Music makes you smarter
Grounded in Music: These kids can rock
The kids got off the bus and walked through the Stubbs Barbeque gates. It was early afternoon so the outdoor stage venue was nearly empty except for the roadies, sound and lighting engineers and My Morning Jacket which was sound-checking three songs, preparing for a concert that night.
The couple dozen kids, all with some interest in music, came from the local Boys and Girls Clubs of Austin. They watched the rock stars with awe. The world of My Morning Jacket and their world seemed an infinite distance apart — until Jim James, Tom Blankenship, Patrick Hallahan, Carl Broemel and Bo Koster came down off the stage and began talking to them. What they said meant far less than just being there talking — to them. The guys, rock stars just minutes ago, were now very cool but very ordinary nice guys; and the kids, just minutes ago wide-eyed and intimidated, were engaged and asking questions. The distance between rock star and what they could aspire to went from infinity to reality.
That's what Grounded in Music is about — not creating rock stars — building confidence in kids who too often are told of the things they cannot do, rather than what is available to them.
Launched in 2007, Grounded in Music partnered with the Boys and Girls Clubs of Austin to bring music to those kids who have no access to instruments or instruction. "We [the founders] all agreed, we were all public school kids. I learned how to play saxophone in the fourth grade, the other guy, clarinet, and we were just like, 'how different would our lives be if music weren’t involved?'" explained founder Joe Stallone. "We got our first taste of music in public school and so at that point we said, we really ought to do something about that." Joe Stallone is an Austin attorney representing musicians and music companies. "We’re not trying to turn out the next best guitar player, we’re trying to leverage the power of music to change the lives of these kids. We want to create hope."
If I can learn a song and get up onstage and play in front of my family and my friends, then I can pass the damn TAKS test.
Music, and the arts in general have been the tip of the budget-cutting spear being thrown at public schools over the last decade. Particularly in Texas, public funding for arts education has dropped dramatically in favor of a Science, Technology, Engineering and Math (STEM) focus. No one would argue that STEM instruction is a bad idea in this globally competitive society. The problem is, arts are at least equally important for cognitive development and social confidence. In fact, recent studies indicate that music instruction increases spatial-temporal reasoning skills — that's math.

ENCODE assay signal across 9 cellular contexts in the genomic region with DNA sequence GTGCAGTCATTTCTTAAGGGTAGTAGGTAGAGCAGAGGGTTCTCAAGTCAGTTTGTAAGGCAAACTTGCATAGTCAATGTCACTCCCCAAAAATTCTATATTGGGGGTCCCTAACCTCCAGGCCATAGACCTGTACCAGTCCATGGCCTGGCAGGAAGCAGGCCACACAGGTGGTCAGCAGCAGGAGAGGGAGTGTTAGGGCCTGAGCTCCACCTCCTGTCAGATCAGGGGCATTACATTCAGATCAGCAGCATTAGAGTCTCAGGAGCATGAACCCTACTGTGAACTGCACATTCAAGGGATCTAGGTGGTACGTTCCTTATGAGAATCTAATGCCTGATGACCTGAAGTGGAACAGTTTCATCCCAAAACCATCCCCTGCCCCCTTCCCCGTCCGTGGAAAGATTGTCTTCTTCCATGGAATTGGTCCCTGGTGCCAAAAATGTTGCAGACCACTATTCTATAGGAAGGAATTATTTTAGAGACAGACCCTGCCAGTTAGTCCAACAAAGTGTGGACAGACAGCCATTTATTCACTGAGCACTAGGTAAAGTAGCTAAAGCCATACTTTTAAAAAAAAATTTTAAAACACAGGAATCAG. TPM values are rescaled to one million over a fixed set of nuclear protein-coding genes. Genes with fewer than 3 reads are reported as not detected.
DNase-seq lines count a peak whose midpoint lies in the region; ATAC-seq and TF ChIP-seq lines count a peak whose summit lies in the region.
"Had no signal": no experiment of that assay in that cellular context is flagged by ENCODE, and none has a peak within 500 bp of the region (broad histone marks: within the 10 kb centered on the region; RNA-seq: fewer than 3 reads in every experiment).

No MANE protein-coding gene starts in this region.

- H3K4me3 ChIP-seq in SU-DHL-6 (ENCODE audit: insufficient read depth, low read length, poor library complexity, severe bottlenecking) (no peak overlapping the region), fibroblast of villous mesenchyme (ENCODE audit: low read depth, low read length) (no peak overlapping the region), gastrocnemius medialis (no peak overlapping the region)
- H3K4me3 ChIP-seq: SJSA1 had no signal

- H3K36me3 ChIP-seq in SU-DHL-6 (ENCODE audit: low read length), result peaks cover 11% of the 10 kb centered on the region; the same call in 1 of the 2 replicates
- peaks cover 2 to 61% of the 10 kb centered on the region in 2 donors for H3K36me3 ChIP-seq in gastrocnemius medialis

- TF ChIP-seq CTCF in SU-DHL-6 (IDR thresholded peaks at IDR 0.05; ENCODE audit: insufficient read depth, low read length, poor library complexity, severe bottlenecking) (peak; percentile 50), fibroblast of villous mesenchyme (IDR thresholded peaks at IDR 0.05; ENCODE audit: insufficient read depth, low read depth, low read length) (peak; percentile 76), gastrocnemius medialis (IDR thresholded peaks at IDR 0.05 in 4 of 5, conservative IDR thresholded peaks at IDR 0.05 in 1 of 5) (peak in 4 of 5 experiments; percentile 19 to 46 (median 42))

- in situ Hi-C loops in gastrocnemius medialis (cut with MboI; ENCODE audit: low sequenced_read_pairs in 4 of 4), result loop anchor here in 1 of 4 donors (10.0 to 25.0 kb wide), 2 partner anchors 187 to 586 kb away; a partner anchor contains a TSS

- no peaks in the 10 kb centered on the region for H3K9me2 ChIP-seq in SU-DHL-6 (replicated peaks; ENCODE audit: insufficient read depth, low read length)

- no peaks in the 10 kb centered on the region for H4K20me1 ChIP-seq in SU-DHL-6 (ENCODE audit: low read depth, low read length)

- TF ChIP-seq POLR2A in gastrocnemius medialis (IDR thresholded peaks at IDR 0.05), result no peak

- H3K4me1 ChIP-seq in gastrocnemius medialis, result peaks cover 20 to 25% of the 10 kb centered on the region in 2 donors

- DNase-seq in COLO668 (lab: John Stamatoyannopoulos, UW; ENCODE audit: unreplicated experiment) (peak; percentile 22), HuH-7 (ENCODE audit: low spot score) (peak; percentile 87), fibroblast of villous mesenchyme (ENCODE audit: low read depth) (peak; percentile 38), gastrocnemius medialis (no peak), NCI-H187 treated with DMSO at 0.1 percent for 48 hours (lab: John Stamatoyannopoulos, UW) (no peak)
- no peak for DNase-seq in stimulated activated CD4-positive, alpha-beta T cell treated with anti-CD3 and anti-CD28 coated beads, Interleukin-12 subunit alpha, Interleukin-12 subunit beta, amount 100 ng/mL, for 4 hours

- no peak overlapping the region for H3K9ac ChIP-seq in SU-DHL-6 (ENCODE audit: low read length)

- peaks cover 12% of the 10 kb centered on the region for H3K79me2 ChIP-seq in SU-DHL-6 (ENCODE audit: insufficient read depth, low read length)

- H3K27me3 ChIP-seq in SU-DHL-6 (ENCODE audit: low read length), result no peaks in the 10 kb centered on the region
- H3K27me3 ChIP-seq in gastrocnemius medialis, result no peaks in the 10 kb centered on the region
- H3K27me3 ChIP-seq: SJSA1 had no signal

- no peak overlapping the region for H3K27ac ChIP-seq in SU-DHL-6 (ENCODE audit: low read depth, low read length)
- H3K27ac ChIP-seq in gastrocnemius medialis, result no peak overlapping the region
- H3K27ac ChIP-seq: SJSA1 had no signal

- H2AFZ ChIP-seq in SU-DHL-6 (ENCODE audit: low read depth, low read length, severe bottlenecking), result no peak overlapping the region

"Pulling the arts out of school — I understand the push and the pull that administrators face, you gotta get the kids to pass the standardized test, I get all that," says Stallone. "But I feel like you’re shooting yourself in the foot. Some of these kids might do better on the test if they had more arts. If nothing else, part of school is turning a kid from a child into an adult, I think music does that. For example, playing guitar alone in a lesson is one thing — playing with 3 other people in a band, it’s a whole other level. It’s transforming kids. Pulling arts out of public schools is a huge mistake."
Grounded in Music takes anyone who wants to attend, there is no previous experience required. They work exclusively with the Boys and Girls Clubs, drawing from public schools around the city. The classes are based around the school semester. The kids sign a contract agreeing to attend the sessions and behave. No participant has to learn an instrument, although most do, and there is no time commitment, although many continue taking individualized lessons. There is no cost, no instrument required. Grounded provides the instruments and the instruction.
"The kids that are in our program are staying in our program. They are being forced to make choices and they’re making the choice to stay in Grounded.
"We've really put a lot of effort into hand-picking who’s teaching these kids. These musicians are perfect role models for kids — unbelievable musicians — and they also have that rock star cool factor. They’re walking in with tattoos and chains and Mohawks, but they're the real-deal human beings that care very much about these kids."
Back to My Morning Jacket. Those kids left Stubbs with an understanding that a career in music was not just possible for some — it was possible for them. It was, as Stallone describes it, an 'oh shit' moment. "If they can have an 'oh shit' moment, its our belief that will translate into other aspects of their lives.
"The kids see these guys sound check 2 or 3 songs and they say, man, these guys are rock stars, I’ll never be like that. And then the band jumps down and starts talking to the kids, and after about 30 minuets you can see a leveling out, like, 'hey, you’re no different from me. You just dedicated your life to music and this is where you got.' And then we tell the kids, 'hey, look around, there’s only 5 guys on the stage playing and singing but everyone you see working here is in the music business.' It doesn’t matter where they are or where they start, they realize they can do it too."
At the end of each semester Grounded in Music puts on recital. Not the piano or violin recitals you might be familiar with, no, this is a rock show with parents, aunts, uncles, brothers, sisters, and friends in attendance.
"We’re using music as a tool to give them inspiration, hope, change their lives. If I can learn a song and get up onstage and play in front of my family and my friends, then I can pass the damn TAKS test, I can handle the SAT, I can make it in this job. I believe it translates into everything."